Magazines are precious gems these days, but the strong—or should I say smart?—shall survive. Among those I believe have adapted to the times is House Beautiful, a magazine I've held close to my heart for years.
It was there that I landed my first publishing job with a title, an office of my own, and the freedom (another precious gem) to create beautiful stories. As Associate Decorating Editor, I worked with designers, writers, photographers, and editors of immeasurable talent, like Doretta Sperduto, Samantha Emmerling and her mother Mary. For my article Weekend Shopper, I traveled to flea markets in London, Paris, and across the country, giving new life to old things. Now, years later, I have the tremendous honor of returning to the pages of House Beautiful for a holiday table setting that's festive, fresh, and fun!
It was a sweltering, mid-July morning when Style Director Newell Turner called. Both he and Editor in Chief Stephen Drucker had seen some of my other table settings here at the house and, I'm honored to say, liked them enough to have me do one especially for the magazine! At first, I was asked to do a table for the November issue, but in the publishing world, things shift at lightening speed, so December it was and all things holiday! Immediately, I knew I wanted to use some of the laced edge milk glass from our Etsy store. This is not the stuff from the 60s, but rather the good, old pieces with intricate openwork around the rim you simply don't find very often. Paired with a rich, ruby red, vintage milk glass feels graphic and modern, like candy canes on Christmas morning.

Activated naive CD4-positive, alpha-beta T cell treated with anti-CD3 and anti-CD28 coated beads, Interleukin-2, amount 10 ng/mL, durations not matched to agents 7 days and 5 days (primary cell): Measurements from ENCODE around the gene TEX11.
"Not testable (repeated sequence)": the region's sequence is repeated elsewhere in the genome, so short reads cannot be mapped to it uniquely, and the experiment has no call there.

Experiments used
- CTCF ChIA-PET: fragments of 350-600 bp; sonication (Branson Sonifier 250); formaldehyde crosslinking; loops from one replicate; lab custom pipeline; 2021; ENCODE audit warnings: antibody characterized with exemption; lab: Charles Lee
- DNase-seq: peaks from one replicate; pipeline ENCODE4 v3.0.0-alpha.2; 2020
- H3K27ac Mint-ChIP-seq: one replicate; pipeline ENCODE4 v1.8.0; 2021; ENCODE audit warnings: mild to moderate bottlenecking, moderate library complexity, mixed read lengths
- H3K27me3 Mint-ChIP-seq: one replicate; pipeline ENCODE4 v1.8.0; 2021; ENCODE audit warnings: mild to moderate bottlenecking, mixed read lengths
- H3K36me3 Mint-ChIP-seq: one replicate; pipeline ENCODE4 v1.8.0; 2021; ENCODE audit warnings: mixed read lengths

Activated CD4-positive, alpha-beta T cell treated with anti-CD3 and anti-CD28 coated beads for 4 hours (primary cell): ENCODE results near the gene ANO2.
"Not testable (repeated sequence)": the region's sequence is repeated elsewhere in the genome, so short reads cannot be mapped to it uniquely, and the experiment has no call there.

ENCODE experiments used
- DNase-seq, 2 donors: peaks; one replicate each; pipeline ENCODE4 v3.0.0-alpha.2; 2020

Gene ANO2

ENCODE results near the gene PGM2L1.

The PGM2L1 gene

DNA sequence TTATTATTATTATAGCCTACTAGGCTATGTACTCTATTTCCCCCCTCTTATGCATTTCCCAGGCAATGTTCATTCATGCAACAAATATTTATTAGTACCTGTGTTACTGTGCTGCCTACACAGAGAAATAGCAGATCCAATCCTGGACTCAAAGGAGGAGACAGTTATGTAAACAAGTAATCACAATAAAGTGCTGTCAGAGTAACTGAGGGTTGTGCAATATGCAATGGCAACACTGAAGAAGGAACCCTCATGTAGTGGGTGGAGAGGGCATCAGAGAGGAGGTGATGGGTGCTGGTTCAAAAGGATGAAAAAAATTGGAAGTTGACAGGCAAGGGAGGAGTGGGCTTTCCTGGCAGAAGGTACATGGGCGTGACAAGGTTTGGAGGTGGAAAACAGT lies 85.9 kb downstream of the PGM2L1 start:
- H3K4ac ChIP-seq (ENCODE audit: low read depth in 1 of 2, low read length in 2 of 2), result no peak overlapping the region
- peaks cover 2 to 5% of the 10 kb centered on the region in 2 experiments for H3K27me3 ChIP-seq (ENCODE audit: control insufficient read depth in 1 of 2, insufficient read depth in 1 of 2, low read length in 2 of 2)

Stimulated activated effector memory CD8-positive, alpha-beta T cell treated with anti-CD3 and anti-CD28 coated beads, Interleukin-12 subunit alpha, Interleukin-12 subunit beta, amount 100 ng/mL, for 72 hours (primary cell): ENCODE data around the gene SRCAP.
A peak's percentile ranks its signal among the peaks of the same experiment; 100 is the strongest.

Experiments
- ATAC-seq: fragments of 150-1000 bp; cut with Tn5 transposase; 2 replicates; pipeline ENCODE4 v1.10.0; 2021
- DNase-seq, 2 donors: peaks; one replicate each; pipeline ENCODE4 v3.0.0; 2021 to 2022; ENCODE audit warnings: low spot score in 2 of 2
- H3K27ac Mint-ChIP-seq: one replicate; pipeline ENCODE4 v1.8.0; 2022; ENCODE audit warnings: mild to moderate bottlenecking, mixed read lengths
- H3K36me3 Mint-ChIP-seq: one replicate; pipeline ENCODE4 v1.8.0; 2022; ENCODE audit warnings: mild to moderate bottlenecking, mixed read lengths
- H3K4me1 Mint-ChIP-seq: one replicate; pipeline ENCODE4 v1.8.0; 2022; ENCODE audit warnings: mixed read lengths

Now this is the table setting I intended and photographed myself before the editor and photographer from House Beautiful arrived. The centerpieces, you'll notice, are different. For the original table, I'd wrapped little jewelry boxes with red ribbon, then piled them in one of my favorite milk glass compotes. I liked the idea of setting a no-fuss table well in advance without having to worry about flowers for the occasion. And who doesn't like pretty packages tied up with string? But the editor on the shoot preferred something fresh on the table, so I made a snowball arrangement of white carnations in stacked compotes. Carnations may not be the most unusual flower, but they're inexpensive and readily available with surprising potential. Of course, an arrangement this tall you'd have to move to a sideboard when guests take their seats, but I honestly don't mind. That way, you still get the wow factor with plenty of room for food.
For the table setting, hotel silver chargers are topped with vintage laced edge milk glass plates and ruby glass footed cups, perfect for a first course of Shrimp Cocktail with a Tomatillo-Horseradish Sauce. The inexpensive dinner plates I picked up from the Christmas Tree Shop, the same set I used for Jaithan's birthday buffet last summer. The milk glass goblets are American hobnail with a graphic pattern similar to this unusual set. I mixed them with inexpensive wine glasses in a modern shape from HomeGoods. Finally, the flatware is a combination of sterling silver and mother of pearl with a subtle, opalescent gleam, like jewelry for the table.
I love beautiful candy at the holidays. Remember this story I did with Apartment Therapy last year? It was all about finding inspiration in vintage ornaments from the flea market for holiday table settings. Of course, candy played a sweet part in the story, as it does here as well. The peppermint pillows I placed in simple silverplate dishes around the centerpiece, while the sour cherry candies stand taller in Early American Pressed Glass cordial glasses with a pretty swirl pattern.
In my mind, holiday table settings, for Christmas anyway, need not be
limited to red and green! Pair rich, lush colors like apple green, ruby
red or even fuchsia with a crisp, clean white, and immediately the palette feels fresh and
modern. Turquoise and white for Hanukkah would be beautiful too.
Finally, a huge thank you to Stephen Drucker and Newell Turner at House Beautiful for including me in the issue this month and to Amy Claire Preiser for the interview. It's wonderful to be back!